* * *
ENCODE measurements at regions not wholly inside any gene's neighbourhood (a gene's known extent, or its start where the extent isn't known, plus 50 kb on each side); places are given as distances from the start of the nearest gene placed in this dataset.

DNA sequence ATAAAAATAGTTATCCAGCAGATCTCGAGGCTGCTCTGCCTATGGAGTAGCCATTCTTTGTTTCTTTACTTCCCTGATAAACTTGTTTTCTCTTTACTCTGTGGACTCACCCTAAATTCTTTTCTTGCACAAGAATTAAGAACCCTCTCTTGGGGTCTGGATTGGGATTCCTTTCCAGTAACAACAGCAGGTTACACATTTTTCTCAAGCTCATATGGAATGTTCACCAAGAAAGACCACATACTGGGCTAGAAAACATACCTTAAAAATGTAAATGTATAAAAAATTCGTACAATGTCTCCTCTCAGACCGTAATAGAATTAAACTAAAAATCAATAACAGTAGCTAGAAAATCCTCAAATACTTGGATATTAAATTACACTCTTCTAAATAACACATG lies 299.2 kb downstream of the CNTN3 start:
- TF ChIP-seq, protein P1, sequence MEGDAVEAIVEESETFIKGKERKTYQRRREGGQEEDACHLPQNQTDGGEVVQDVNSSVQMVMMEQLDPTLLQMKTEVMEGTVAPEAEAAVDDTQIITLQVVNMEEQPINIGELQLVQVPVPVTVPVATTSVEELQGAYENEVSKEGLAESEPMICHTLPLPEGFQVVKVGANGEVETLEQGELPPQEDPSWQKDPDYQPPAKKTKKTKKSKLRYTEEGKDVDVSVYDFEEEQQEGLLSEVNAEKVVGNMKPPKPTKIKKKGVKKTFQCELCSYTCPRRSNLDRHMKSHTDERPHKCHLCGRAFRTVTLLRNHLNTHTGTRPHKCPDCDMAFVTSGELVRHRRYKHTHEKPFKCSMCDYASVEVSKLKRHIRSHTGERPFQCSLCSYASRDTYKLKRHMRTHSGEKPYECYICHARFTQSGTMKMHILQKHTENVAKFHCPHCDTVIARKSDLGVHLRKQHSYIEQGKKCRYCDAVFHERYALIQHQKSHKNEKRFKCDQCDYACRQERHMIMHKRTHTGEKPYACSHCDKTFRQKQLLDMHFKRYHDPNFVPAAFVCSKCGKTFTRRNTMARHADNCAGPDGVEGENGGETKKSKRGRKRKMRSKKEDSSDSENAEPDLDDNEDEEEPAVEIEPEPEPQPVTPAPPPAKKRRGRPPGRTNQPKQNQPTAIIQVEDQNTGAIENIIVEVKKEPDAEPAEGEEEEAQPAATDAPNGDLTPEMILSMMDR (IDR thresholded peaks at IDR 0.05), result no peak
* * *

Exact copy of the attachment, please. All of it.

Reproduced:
ENCODE measurements at regions not wholly inside any gene's neighbourhood (a gene's known extent, or its start where the extent isn't known, plus 50 kb on each side); places are given as distances from the start of the nearest gene placed in this dataset.

DNA sequence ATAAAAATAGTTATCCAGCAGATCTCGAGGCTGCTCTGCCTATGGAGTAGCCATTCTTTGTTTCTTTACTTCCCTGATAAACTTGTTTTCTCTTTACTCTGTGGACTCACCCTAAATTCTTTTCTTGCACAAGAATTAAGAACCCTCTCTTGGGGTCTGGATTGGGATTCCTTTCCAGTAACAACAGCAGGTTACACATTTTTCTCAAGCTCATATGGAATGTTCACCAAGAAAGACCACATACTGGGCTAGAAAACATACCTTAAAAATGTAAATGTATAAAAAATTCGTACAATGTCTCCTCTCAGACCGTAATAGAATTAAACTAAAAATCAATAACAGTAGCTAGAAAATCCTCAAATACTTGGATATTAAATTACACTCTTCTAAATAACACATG lies 299.2 kb downstream of the CNTN3 start:
- TF ChIP-seq, protein P1, sequence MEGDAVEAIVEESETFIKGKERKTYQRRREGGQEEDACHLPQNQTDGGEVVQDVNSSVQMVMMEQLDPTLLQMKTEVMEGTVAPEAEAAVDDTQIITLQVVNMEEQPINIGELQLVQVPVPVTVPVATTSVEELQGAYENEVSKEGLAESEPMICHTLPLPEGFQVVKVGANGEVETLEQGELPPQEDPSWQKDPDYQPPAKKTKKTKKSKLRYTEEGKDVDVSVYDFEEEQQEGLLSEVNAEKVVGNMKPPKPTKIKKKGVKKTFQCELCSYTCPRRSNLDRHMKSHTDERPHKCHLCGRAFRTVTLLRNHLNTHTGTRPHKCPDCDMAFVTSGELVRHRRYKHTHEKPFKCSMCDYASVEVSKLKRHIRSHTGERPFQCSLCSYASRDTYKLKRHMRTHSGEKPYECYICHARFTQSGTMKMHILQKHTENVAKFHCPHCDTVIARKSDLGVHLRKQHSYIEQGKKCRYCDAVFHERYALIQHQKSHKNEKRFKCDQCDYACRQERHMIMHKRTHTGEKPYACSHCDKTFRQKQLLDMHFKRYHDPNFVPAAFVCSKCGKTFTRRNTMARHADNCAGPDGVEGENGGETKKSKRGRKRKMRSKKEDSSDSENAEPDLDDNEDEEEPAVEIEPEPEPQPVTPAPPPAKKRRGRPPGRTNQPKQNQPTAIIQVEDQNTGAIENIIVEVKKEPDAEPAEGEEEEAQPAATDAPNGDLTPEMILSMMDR (IDR thresholded peaks at IDR 0.05), result no peak